Post Sandy, Firms Focus on Business Continuity10.22.2013
One year ago, ‘Superstorm’ Sandy wreaked havoc on Wall Street, flooding subways, streets and buildings and forcing a historic two-day closure of the New York Stock Exchange.
Market participants and market operators can’t prevent the next storm, but they can reassess and bolster their own plans for how to manage through it. One positive externality of Sandy is that it moved the need for a viable business continuity and disaster recovery plan from largely notional to real.
For hedge funds and other investment managers, the biggest adaptation in the past year has been to a holistic rather than piecemeal approach, according to Michael Asher, chief information officer of New York-based Richard Fleischman & Associates, which provides business continuity, disaster recovery and other technology services.
“What they’ve realized is that the process is as important as the technology,” Asher told Markets Media. “It’s not just making a check mark because you have a server somewhere — you need to have a process and know that it actually works.”
For the buy side, the stakes are high. An ineffective BC/DR plan can result in loss or corruption of electronic records, a lapse in management or oversight of the portfolio, and more broadly, diminished client confidence in the organization.
“Investment managers deal with large amounts of highly sensitive data,” said Robert Crossler, assistant professor of management and information systems at Mississippi State University. “Their success depends on their ability to protect this, and when an incident occurs to get back up and working very quickly.”
Business continuity and disaster recovery isn’t only for East Coast investment managers to deal with hurricanes; managers in the Midwest or on the West Coast can be shut down by a tornado or earthquake just as easily, and a non-natural disaster such as a terrorist attack can happen anywhere. Sandy served to expose the vulnerabilities of an interconnected financial system, and moved forward the evolution of BC/DR from just another item on the compliance checklist to a critical component of an asset manager’s operations and risk infrastructure, as vital as trading, portfolio management and reporting.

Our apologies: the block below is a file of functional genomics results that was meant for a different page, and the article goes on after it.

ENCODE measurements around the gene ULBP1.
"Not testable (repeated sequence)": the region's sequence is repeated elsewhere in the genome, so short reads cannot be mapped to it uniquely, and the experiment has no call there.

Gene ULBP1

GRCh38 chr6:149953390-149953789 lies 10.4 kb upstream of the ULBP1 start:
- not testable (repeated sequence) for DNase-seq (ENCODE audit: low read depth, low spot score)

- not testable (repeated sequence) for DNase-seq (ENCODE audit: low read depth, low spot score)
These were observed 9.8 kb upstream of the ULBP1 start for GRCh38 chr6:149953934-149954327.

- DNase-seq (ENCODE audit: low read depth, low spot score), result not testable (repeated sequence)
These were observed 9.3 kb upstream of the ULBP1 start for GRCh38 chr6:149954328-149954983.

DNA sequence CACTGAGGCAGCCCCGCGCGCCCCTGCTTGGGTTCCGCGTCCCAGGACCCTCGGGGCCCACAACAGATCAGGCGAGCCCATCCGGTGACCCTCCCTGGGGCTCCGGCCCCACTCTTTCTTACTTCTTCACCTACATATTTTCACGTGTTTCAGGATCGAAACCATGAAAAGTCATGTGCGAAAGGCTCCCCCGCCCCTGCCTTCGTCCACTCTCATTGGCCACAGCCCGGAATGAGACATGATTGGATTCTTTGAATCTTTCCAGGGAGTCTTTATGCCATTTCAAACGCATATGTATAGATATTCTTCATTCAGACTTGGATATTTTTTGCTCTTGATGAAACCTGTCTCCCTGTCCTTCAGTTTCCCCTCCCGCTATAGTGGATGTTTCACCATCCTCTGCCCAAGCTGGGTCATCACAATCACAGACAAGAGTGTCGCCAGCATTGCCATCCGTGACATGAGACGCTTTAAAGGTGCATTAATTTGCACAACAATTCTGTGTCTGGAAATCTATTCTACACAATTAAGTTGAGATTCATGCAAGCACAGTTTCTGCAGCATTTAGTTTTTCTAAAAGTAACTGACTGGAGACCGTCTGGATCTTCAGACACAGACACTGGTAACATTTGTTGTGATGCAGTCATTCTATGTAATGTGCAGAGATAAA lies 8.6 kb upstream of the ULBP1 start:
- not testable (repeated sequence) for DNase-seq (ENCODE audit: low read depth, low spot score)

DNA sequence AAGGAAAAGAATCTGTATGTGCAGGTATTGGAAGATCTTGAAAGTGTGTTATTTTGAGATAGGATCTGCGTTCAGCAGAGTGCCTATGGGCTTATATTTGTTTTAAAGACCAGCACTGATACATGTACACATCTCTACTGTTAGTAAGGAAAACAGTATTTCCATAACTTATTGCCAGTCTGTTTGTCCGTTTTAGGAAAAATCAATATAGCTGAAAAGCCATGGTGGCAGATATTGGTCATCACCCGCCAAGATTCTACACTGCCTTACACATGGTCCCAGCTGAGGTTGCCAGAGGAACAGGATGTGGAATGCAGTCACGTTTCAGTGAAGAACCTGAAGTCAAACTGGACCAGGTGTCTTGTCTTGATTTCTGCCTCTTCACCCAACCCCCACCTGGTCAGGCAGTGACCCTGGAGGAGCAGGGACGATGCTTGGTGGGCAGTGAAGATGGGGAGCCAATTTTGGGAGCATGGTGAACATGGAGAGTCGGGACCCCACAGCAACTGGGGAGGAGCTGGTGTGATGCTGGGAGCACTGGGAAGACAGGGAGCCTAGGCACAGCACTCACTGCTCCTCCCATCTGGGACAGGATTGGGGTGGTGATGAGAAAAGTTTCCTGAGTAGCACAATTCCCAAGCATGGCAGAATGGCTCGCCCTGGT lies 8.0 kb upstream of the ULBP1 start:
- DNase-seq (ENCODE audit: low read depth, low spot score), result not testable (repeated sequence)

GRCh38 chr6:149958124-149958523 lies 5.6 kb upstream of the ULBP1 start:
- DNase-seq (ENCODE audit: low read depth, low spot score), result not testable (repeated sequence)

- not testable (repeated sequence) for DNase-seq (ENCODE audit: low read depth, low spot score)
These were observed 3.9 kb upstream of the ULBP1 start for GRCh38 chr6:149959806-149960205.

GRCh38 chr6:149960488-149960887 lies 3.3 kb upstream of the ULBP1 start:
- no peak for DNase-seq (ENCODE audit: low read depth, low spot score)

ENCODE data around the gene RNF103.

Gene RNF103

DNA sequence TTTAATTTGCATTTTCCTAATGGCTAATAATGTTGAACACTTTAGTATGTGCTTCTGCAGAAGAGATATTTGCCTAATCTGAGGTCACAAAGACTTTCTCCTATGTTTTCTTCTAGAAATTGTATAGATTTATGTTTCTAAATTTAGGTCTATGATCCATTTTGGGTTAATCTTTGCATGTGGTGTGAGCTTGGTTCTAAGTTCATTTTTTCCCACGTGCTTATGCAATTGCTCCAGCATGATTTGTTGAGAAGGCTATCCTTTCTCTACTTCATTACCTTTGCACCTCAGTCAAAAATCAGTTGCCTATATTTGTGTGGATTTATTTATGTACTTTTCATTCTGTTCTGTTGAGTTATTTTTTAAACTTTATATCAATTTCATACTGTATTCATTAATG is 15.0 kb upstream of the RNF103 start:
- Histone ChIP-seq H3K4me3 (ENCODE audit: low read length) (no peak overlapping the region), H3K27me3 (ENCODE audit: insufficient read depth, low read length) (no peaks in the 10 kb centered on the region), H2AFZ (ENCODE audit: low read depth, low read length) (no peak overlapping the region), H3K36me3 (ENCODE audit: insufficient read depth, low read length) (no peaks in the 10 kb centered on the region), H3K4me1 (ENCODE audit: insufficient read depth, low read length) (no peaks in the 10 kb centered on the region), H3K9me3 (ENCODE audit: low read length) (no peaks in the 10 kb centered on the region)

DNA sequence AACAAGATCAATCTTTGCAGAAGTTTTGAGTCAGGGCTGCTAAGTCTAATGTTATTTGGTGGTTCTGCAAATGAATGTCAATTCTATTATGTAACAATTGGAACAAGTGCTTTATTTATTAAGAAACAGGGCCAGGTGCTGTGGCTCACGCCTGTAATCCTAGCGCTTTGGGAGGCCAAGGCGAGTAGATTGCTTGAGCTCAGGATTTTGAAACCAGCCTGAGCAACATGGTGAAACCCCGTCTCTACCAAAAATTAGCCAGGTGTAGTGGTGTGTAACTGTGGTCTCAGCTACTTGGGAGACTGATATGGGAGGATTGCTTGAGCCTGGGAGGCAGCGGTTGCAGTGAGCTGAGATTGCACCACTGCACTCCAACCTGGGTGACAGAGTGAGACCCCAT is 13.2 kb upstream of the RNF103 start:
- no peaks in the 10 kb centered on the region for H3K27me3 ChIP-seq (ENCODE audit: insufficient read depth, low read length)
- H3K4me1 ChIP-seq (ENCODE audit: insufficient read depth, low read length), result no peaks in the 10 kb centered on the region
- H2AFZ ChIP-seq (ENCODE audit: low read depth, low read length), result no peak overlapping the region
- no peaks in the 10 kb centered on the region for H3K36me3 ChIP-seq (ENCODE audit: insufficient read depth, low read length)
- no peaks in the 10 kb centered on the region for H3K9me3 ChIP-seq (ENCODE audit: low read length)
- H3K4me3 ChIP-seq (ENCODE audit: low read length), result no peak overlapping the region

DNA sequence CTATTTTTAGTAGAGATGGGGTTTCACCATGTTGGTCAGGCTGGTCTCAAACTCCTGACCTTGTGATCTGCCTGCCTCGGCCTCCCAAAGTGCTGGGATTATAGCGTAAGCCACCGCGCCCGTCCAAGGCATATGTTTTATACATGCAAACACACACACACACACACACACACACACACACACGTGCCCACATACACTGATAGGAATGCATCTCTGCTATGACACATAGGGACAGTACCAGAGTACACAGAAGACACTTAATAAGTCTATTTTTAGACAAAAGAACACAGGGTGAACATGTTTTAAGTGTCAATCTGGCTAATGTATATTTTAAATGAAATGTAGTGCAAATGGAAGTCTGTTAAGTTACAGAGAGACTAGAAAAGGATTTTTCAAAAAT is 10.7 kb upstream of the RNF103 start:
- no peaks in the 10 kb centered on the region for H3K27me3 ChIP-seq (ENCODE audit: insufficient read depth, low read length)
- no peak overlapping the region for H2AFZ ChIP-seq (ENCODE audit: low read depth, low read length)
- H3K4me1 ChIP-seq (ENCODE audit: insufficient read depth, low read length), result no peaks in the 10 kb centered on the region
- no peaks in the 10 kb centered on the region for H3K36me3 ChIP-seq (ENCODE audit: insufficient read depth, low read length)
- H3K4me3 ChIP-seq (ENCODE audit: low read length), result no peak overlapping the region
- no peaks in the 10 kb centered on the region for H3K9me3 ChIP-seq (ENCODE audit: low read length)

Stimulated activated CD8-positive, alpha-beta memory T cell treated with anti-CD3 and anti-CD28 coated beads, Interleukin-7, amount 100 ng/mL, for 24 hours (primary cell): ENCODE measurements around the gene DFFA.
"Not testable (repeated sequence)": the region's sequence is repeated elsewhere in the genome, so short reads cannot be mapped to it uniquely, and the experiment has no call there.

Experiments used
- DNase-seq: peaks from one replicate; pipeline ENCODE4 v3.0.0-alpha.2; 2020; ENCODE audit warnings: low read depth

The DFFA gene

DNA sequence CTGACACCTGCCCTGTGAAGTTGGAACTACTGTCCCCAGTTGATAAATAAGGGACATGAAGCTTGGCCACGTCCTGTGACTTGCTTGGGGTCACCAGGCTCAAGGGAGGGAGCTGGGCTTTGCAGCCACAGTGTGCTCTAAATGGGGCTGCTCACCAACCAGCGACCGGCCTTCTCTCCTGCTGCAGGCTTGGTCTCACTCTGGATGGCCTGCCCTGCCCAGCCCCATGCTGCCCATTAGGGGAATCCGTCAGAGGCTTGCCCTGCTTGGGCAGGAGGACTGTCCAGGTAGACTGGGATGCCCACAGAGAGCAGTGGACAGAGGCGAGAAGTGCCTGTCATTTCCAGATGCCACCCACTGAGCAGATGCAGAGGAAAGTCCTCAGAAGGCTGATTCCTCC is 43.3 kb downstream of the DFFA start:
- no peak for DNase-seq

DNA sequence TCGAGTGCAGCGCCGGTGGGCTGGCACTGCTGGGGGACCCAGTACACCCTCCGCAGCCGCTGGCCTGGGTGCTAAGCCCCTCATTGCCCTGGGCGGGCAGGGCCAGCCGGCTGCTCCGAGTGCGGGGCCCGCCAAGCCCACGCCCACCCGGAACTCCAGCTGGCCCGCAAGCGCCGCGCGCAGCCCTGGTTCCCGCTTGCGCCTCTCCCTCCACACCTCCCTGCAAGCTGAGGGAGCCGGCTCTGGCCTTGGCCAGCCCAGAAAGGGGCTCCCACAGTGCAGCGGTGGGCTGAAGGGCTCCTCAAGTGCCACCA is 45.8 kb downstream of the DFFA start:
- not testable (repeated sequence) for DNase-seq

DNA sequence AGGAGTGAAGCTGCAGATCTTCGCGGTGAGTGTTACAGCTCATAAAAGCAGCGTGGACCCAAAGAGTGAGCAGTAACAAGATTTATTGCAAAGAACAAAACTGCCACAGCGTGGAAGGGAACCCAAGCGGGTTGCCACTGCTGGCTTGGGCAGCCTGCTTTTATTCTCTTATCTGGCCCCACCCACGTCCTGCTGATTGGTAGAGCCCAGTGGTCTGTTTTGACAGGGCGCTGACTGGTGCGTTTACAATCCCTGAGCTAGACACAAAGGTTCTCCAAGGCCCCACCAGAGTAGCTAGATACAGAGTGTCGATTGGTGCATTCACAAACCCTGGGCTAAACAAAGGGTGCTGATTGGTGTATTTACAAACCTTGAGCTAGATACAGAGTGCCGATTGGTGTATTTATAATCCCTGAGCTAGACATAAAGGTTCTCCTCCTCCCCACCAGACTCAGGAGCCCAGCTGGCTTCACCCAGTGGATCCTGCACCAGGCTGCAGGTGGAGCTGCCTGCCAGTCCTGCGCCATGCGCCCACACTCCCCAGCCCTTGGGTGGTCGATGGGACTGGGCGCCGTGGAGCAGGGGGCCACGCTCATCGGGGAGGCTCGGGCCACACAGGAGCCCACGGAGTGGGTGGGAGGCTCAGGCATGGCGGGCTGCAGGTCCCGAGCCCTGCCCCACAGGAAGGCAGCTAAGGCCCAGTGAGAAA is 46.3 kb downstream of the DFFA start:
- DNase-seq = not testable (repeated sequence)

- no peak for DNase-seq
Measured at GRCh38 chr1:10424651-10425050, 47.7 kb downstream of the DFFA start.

Following Sandy, the Financial Industry Regulatory Authority, the U.S. Securities and Exchange Commission and the Commodity Futures Trading Commission jointly reviewed firms’ business continuity and disaster recovery planning. In August, the regulatory groups issued a Business Continuity Planning advisory to encourage firms to review business continuity plans and to provide best practices to improve responses to, and reduce recovery time after, large-scale events.
In the four-page advisory, market participants were urged to assess their own contingency plans for widespread disruptions, looking specifically at alternative locations, vendor relationships, telecommunications and technology, communication protocols, regulation and compliance, and review and testing.
“Market reliability and resilience are vital to investors and to the fair and efficient operation of capital markets,” Andrew Bowden, director of the SEC’s Office of Compliance Inspections and Examinations, said at the time of the advisory.
Asher of RFA noted asset managers are more rigorous about BC/DR, for example working up seven- to 10-step plans and testing disaster recovery mode for as long as two full days. “Firms are taking this very seriously,” he said. “Attitudes and goals are different. Process is the key factor — it’s now ‘how can I execute my day-to-day activities?’, where it was ‘I’m going to test this component in isolation’.”
Asset managers are going beyond their own BC/DR plans, to studying the plans of the companies they work with. “Managers are asking not just us as administrators, but also other service providers, for their BCP and DR plans, and more importantly, how often they are tested,” said Scott Price, regional director and head of sales at Chicago-based Custom House Fund Services, which provides administration services to hedge funds. “We’ve got documents and processes in place, but our clients are wishing to see the results as soon as they get tested.”
“BCP takes into consideration not just infrastructure, it also documents client deliverables as well as workflows,” Price continued. “We have to document twice a year any changes to the operational procedure, and forward that to our central IT function, which simulates it across our group.”
As Sandy recedes further into the rear-view mirror, market observers say the risk is that investment managers’ drive for stronger business continuity and disaster recovery plans will inevitably lose steam, at least until the next man-made or natural disaster.
“One of the issues with BC/DR is that it is difficult to calculate a return on investment,” Crossler said. “It is an activity that when life is good, is easy to put off and not worry about.”
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